MFTs have graduate training (a Master's or Doctoral degree) in marriage and family therapy and at least two years of clinical experience. Marriage and family therapists are recognized as a "core" mental health profession, along with psychiatry, psychology, social work and psychiatric nursing. In a recent study, consumers report that marriage and family therapists are the mental health professionals they would most likely recommend to friends.

The regulatory requirements in most states are substantially equivalent to the American Association of Marriage and Family Therapists Clinical Fellow membership standards. After graduation from an accredited program, a period - usually two years - of post-degree supervised clinical experience is necessary before licensure or certification. When the supervision period is completed, the therapist can take a state licensing exam, or the national examination for marriage and family therapists conducted by the Association of Marital and Family Therapy Regulatory Boards (AMFTRB). This exam is used as a licensure requirement in most states.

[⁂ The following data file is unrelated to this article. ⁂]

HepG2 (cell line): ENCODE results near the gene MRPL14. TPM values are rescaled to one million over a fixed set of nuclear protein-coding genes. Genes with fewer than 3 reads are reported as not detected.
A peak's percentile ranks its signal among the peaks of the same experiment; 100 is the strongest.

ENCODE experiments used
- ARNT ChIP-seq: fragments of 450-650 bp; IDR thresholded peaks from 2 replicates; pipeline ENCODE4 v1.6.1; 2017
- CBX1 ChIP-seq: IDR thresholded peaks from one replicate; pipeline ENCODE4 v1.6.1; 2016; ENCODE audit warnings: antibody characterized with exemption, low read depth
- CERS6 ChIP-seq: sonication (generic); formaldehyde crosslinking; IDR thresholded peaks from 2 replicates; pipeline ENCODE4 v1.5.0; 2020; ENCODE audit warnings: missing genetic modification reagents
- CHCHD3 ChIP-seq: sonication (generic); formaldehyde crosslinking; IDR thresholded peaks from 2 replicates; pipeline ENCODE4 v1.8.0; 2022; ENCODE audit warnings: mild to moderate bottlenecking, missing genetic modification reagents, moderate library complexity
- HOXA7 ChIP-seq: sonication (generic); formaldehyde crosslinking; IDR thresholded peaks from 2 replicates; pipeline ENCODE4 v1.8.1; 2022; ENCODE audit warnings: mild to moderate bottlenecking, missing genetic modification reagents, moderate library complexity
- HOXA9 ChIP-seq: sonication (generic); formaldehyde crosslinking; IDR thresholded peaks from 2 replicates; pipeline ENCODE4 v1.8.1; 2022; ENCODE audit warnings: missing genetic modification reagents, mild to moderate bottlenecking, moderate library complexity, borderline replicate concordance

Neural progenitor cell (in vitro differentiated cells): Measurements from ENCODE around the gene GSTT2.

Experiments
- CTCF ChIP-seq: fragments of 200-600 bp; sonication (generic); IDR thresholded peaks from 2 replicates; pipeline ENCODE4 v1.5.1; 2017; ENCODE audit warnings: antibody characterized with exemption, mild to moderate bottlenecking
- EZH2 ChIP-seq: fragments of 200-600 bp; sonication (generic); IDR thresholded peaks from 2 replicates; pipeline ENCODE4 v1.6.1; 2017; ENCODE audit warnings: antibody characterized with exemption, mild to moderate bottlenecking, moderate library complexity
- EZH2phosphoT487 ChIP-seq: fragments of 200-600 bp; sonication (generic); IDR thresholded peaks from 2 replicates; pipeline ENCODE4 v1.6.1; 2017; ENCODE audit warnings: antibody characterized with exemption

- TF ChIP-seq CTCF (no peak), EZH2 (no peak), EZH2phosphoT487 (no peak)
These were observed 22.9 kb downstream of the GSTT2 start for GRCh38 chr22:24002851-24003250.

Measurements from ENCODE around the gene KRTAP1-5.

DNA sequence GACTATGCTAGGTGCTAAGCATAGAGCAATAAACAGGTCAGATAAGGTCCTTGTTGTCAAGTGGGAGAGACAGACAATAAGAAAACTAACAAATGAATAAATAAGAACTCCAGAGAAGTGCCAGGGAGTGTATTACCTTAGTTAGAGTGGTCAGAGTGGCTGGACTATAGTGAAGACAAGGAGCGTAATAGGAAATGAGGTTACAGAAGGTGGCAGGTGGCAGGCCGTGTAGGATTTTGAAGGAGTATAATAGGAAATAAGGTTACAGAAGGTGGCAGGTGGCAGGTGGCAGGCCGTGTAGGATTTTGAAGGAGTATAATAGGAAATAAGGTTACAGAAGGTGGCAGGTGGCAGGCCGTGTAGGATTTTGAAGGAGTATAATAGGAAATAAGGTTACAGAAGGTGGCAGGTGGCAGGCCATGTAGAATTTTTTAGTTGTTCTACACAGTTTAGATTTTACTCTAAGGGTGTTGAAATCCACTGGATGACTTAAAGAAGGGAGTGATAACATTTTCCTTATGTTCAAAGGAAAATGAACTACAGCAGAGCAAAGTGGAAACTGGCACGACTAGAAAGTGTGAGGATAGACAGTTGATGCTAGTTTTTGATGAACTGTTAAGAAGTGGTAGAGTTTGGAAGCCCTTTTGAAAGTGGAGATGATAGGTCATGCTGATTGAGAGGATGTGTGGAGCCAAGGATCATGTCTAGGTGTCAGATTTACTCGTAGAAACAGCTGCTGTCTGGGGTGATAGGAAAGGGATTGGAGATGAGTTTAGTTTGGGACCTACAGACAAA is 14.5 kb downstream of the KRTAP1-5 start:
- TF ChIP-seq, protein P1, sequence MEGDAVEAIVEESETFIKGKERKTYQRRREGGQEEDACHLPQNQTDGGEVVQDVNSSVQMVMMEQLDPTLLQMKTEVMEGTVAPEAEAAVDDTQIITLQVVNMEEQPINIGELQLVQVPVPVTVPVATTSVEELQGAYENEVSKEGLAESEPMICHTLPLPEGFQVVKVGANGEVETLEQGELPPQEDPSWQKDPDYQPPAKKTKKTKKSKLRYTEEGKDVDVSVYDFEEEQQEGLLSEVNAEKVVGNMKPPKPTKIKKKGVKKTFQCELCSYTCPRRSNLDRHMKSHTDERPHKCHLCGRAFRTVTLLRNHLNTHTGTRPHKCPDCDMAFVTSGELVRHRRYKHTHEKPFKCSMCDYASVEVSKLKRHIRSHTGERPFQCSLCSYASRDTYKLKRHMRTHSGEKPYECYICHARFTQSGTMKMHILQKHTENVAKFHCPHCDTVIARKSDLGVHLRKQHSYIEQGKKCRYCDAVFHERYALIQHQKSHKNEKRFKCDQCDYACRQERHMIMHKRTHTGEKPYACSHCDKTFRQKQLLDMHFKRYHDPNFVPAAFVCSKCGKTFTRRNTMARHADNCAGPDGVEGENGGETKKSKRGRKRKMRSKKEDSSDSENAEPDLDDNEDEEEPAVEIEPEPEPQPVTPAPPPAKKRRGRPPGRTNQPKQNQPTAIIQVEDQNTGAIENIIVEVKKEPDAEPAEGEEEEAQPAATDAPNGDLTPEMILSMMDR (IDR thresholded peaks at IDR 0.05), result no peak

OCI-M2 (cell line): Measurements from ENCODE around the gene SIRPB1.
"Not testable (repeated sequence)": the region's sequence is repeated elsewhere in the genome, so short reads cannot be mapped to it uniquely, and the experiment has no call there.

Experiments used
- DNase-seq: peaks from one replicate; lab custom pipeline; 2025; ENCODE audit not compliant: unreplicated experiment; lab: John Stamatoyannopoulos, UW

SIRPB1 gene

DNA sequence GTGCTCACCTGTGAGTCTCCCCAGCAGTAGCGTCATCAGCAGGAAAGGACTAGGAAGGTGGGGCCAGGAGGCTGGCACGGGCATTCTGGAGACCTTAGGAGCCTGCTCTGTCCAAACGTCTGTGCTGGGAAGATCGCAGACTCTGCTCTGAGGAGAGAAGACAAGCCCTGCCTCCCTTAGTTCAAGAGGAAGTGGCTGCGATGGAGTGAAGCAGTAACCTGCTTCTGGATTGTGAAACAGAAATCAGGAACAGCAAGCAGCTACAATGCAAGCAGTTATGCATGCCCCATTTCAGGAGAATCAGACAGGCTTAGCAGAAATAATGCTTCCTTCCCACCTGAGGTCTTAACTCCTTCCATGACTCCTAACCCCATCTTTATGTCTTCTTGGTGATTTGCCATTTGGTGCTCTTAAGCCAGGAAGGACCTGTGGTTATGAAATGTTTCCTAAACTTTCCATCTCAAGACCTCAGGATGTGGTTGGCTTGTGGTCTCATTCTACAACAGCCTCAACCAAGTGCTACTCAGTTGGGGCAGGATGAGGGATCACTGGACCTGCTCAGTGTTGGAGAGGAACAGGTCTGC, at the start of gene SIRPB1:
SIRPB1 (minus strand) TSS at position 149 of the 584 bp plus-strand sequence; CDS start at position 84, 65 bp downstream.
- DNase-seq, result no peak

AAMFT Clinical Fellow members meet stringent training and education requirements that qualify them for the independent practice of marriage and family therapy.  AAMFT requires Clinical Fellow members to abide by the AAMFT Code of Ethics, the most stringent ethical code in the marriage and family therapy profession. This code delineates specific ethical behavior and guidelines for members to follow to ensure the ethical treatment of clients. Clinical Fellow membership in AAMFT signifies an MFT's dedication to his or her ongoing professional development. Each month, AAMFT Clinical Fellow members receive important updates on current clinical and research developments in the field, as well as numerous opportunities throughout the year to attend professional development conferences.

What is the process for obtaining additional specialty certifications?

After completing a series of courses, the therapist is then eligible to apply for certifications; in some cases this requires additional practical experience, case consultation, individual personal therapy, and examinations to determine competency in the area studied prior to obtaining certification.